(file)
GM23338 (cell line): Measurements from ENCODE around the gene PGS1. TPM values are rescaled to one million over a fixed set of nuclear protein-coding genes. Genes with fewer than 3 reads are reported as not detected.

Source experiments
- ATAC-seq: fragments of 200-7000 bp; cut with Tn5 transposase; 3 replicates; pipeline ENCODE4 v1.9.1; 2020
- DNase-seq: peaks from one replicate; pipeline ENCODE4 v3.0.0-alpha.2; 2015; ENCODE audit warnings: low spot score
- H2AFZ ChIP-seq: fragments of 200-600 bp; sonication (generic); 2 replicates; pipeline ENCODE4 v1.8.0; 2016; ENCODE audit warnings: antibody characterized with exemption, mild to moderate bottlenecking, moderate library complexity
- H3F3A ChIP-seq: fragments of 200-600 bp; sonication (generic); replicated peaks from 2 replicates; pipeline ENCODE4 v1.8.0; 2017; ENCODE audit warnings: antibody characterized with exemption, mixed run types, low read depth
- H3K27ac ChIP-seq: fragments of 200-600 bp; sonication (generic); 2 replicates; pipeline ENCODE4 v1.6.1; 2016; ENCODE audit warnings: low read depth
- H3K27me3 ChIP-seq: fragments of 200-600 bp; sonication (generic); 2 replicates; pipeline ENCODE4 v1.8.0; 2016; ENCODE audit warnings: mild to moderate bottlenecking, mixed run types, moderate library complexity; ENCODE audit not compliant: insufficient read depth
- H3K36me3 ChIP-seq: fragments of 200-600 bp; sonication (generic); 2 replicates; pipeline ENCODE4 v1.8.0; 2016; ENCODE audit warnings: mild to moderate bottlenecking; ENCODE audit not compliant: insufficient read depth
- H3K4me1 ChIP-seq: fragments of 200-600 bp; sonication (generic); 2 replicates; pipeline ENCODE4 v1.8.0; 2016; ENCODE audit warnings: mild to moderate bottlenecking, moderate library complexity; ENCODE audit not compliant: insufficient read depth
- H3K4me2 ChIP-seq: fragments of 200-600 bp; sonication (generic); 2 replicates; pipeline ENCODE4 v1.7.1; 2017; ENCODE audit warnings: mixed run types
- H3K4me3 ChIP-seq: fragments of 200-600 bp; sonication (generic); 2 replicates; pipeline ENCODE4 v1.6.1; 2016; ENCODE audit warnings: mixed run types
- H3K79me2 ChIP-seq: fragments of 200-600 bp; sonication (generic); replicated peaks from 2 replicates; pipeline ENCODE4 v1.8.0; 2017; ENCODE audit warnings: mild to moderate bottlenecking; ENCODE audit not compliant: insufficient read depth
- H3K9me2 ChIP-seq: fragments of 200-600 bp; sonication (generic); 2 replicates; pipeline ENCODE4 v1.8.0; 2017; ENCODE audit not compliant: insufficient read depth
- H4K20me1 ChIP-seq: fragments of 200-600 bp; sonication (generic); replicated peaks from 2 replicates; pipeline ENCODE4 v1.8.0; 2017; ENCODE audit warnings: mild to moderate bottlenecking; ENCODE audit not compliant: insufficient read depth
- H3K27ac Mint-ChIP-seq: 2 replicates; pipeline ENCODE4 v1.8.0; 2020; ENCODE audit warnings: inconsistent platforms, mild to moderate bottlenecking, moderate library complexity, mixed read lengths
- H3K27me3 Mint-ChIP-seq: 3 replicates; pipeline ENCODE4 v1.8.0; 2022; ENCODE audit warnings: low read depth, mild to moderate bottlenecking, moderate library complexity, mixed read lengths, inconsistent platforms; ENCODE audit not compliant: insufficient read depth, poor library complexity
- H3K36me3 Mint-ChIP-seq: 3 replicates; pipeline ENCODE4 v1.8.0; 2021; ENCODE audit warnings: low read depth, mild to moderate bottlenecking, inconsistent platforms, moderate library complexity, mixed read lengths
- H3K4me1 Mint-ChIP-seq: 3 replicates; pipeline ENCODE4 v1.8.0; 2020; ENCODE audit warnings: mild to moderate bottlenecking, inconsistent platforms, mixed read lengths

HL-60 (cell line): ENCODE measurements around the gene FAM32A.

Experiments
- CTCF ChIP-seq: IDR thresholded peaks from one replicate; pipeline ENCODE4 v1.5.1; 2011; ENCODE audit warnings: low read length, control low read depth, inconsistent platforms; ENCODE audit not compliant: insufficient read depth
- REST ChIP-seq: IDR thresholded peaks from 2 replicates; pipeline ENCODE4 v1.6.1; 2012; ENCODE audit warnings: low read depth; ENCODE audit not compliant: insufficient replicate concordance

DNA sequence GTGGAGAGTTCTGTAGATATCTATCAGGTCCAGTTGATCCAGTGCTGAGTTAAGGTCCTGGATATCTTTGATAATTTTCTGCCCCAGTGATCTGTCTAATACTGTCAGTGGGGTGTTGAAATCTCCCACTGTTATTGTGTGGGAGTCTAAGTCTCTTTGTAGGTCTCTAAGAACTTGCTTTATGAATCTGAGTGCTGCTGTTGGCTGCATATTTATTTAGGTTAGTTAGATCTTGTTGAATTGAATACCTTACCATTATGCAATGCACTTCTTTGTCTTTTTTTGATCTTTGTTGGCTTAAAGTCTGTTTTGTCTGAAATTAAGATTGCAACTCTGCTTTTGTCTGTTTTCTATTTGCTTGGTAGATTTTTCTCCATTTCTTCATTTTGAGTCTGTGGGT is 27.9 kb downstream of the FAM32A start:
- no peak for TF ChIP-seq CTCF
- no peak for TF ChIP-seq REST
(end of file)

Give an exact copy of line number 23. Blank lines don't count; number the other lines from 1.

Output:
- REST ChIP-seq: IDR thresholded peaks from 2 replicates; pipeline ENCODE4 v1.6.1; 2012; ENCODE audit warnings: low read depth; ENCODE audit not compliant: insufficient replicate concordance